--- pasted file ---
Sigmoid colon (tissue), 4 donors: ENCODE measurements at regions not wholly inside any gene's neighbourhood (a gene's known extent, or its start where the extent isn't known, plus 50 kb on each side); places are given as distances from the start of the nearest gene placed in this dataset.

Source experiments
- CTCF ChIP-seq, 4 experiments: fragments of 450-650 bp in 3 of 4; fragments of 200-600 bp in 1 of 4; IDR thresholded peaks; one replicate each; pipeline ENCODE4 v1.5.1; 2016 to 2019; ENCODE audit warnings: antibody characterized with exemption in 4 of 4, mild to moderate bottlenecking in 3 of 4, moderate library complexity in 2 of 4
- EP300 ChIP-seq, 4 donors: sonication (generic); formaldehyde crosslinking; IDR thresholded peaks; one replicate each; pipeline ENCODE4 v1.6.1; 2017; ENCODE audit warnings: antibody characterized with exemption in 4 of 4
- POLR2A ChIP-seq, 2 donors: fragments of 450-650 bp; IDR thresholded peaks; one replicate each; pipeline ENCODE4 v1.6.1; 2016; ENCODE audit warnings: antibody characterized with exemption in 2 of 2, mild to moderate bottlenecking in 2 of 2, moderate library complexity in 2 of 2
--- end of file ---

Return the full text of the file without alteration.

Sigmoid colon (tissue), 4 donors: ENCODE measurements at regions not wholly inside any gene's neighbourhood (a gene's known extent, or its start where the extent isn't known, plus 50 kb on each side); places are given as distances from the start of the nearest gene placed in this dataset.

Source experiments
- CTCF ChIP-seq, 4 experiments: fragments of 450-650 bp in 3 of 4; fragments of 200-600 bp in 1 of 4; IDR thresholded peaks; one replicate each; pipeline ENCODE4 v1.5.1; 2016 to 2019; ENCODE audit warnings: antibody characterized with exemption in 4 of 4, mild to moderate bottlenecking in 3 of 4, moderate library complexity in 2 of 4
- EP300 ChIP-seq, 4 donors: sonication (generic); formaldehyde crosslinking; IDR thresholded peaks; one replicate each; pipeline ENCODE4 v1.6.1; 2017; ENCODE audit warnings: antibody characterized with exemption in 4 of 4
- POLR2A ChIP-seq, 2 donors: fragments of 450-650 bp; IDR thresholded peaks; one replicate each; pipeline ENCODE4 v1.6.1; 2016; ENCODE audit warnings: antibody characterized with exemption in 2 of 2, mild to moderate bottlenecking in 2 of 2, moderate library complexity in 2 of 2